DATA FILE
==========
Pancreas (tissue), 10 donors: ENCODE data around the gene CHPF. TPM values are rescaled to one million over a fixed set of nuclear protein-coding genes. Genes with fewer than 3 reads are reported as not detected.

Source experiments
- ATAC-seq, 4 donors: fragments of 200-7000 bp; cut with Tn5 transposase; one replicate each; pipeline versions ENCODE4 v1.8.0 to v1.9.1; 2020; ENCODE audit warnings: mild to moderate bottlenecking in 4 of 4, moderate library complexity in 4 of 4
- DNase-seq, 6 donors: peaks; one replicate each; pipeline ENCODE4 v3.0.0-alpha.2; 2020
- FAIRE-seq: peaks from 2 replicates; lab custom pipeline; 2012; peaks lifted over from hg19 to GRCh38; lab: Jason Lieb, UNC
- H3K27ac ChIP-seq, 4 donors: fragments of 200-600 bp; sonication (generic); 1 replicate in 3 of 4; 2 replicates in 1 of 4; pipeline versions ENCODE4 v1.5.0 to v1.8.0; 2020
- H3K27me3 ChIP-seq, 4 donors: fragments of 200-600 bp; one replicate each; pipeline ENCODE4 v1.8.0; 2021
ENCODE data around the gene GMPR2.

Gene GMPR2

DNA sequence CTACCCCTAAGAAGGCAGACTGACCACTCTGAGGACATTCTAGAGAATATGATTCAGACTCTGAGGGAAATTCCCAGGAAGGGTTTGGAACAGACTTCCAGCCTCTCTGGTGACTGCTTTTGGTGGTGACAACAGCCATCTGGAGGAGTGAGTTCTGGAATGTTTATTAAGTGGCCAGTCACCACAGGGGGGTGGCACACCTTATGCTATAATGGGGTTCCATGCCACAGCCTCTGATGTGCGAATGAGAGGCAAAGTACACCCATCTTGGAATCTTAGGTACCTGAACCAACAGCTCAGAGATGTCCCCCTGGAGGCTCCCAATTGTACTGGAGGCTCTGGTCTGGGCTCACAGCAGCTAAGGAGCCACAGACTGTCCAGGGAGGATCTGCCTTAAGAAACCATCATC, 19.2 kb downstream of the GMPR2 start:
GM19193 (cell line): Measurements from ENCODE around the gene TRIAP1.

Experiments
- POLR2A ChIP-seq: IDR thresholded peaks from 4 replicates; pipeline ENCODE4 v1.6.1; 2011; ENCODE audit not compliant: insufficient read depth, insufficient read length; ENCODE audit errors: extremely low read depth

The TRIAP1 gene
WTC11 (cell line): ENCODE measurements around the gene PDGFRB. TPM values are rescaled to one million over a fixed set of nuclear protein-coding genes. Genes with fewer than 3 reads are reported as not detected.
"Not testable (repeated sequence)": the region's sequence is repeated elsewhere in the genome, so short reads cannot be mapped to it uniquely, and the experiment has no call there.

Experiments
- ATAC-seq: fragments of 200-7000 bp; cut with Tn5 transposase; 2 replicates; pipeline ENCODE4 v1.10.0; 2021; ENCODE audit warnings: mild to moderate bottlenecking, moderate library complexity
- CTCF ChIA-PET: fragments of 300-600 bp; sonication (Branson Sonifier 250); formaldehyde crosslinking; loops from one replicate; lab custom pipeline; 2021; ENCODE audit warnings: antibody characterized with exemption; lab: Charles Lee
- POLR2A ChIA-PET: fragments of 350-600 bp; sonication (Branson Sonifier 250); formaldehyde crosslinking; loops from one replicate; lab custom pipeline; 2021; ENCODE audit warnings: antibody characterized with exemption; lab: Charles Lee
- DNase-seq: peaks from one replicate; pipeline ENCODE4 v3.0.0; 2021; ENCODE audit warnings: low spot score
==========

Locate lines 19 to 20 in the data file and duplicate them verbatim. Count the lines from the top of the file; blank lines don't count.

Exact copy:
- CTCF ChIA-PET: fragments of 300-600 bp; sonication (Branson Sonifier 250); formaldehyde crosslinking; loops from one replicate; lab custom pipeline; 2021; ENCODE audit warnings: antibody characterized with exemption; lab: Charles Lee
- POLR2A ChIA-PET: fragments of 350-600 bp; sonication (Branson Sonifier 250); formaldehyde crosslinking; loops from one replicate; lab custom pipeline; 2021; ENCODE audit warnings: antibody characterized with exemption; lab: Charles Lee